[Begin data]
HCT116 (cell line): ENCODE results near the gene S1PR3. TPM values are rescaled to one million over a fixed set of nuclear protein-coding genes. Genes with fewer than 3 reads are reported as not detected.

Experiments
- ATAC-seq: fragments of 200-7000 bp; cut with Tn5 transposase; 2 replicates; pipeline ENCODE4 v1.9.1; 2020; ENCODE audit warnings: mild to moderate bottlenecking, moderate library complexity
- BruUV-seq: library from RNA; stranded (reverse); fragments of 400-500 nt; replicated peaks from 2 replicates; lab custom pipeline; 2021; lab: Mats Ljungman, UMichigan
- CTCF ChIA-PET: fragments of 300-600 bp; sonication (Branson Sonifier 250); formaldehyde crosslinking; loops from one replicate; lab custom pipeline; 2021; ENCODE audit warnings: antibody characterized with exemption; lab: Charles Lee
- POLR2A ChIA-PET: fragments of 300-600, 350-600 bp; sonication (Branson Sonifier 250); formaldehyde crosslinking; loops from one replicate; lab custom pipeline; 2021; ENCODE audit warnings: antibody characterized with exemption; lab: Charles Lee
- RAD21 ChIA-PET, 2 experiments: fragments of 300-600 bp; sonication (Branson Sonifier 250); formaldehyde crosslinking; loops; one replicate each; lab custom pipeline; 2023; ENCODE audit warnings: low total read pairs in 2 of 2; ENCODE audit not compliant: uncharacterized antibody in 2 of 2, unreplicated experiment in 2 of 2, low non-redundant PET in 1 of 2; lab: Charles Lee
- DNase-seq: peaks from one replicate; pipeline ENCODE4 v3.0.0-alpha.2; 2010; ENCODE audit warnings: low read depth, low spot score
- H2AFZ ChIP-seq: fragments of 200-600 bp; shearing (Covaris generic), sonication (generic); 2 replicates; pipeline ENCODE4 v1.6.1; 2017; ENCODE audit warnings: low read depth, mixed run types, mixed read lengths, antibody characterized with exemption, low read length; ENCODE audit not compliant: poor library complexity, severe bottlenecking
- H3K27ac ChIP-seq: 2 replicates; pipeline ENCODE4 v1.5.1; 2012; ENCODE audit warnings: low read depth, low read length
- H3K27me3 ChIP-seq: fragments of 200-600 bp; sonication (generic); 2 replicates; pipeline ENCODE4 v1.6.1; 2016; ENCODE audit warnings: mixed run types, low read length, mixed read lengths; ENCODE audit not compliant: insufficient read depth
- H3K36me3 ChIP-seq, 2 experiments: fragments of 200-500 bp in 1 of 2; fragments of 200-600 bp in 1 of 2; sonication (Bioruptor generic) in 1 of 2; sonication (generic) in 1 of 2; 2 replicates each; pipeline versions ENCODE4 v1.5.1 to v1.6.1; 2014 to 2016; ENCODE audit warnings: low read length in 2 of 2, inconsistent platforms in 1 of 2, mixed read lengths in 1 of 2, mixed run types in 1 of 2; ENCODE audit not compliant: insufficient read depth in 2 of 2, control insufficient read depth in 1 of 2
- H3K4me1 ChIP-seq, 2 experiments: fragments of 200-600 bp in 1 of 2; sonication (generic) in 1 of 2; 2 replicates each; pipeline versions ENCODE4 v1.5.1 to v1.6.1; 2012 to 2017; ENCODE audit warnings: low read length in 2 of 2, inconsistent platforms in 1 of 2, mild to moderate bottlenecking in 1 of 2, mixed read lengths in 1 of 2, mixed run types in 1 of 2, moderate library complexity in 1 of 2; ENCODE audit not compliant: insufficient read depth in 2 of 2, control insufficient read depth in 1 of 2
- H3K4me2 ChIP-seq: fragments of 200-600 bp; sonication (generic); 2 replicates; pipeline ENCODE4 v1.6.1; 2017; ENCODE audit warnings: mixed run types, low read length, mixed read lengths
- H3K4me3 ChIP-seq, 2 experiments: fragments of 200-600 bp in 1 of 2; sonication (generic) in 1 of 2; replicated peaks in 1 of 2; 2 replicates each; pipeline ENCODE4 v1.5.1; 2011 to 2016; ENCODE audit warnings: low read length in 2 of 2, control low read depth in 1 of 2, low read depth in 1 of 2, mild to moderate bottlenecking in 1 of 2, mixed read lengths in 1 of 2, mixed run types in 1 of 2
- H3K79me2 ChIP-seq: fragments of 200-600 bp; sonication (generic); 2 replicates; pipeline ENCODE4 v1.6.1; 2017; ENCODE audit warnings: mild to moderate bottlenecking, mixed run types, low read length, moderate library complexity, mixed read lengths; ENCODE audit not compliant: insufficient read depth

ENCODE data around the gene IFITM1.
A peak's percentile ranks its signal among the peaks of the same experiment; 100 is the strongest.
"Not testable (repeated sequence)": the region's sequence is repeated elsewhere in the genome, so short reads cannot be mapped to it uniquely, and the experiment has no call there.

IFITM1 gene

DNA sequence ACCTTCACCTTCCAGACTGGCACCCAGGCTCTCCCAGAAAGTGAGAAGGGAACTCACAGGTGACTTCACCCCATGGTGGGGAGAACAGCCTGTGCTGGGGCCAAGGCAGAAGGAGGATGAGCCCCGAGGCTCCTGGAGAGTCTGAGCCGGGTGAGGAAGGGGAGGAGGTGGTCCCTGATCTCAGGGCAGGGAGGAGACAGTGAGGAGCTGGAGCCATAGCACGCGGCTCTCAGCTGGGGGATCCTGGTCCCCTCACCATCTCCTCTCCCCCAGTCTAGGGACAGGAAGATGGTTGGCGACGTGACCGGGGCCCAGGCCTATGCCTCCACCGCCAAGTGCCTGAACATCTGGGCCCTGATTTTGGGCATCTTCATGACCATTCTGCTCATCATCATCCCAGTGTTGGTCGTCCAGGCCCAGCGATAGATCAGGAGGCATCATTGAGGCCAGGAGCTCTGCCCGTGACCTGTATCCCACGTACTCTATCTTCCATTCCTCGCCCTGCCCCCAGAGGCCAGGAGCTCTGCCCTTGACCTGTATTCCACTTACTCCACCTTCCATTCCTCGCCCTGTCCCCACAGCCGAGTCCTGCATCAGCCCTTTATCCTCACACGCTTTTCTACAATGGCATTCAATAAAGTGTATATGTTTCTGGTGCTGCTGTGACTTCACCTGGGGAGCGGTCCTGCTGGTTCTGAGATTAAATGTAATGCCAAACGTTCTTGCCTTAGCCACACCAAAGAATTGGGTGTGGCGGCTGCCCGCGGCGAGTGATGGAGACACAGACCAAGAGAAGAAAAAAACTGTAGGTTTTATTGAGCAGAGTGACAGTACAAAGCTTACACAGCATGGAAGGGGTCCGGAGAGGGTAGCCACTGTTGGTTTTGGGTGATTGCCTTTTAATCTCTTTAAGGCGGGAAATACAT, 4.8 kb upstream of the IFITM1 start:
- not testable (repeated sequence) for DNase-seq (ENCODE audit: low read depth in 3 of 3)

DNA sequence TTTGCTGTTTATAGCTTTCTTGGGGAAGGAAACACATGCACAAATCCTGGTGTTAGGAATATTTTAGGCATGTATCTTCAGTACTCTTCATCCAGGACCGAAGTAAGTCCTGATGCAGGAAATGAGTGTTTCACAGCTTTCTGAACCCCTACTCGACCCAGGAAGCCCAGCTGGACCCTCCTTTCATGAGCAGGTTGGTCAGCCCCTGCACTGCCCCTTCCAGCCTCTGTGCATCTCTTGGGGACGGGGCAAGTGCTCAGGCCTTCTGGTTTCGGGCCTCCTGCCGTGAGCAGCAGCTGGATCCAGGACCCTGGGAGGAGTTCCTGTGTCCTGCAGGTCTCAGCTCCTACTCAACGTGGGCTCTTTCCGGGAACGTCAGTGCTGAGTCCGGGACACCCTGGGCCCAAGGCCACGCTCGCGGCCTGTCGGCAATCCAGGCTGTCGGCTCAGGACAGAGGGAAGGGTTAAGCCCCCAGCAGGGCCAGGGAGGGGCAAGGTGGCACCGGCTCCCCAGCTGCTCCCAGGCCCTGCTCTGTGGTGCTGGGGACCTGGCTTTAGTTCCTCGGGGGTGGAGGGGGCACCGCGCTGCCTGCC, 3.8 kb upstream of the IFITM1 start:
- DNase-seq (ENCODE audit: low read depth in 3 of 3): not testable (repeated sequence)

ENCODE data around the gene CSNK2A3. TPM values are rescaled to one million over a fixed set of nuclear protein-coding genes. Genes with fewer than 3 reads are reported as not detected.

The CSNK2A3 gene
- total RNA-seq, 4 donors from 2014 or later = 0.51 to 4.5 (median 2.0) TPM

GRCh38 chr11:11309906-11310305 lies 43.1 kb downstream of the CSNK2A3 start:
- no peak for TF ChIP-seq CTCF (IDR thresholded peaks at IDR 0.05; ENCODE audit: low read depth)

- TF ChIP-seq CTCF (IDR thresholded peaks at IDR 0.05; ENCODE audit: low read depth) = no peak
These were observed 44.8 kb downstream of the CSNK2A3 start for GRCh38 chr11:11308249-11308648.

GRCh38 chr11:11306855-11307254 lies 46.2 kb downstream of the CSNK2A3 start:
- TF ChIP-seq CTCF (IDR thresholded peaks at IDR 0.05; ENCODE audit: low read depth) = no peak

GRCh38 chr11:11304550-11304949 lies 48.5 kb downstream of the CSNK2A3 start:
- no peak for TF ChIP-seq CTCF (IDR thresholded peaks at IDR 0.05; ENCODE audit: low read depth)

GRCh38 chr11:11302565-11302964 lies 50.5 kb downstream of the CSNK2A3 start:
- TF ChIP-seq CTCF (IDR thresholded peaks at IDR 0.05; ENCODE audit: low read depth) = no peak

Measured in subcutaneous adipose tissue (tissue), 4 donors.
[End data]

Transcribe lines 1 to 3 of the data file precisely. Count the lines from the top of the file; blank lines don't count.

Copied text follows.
HCT116 (cell line): ENCODE results near the gene S1PR3. TPM values are rescaled to one million over a fixed set of nuclear protein-coding genes. Genes with fewer than 3 reads are reported as not detected.

Experiments
- ATAC-seq: fragments of 200-7000 bp; cut with Tn5 transposase; 2 replicates; pipeline ENCODE4 v1.9.1; 2020; ENCODE audit warnings: mild to moderate bottlenecking, moderate library complexity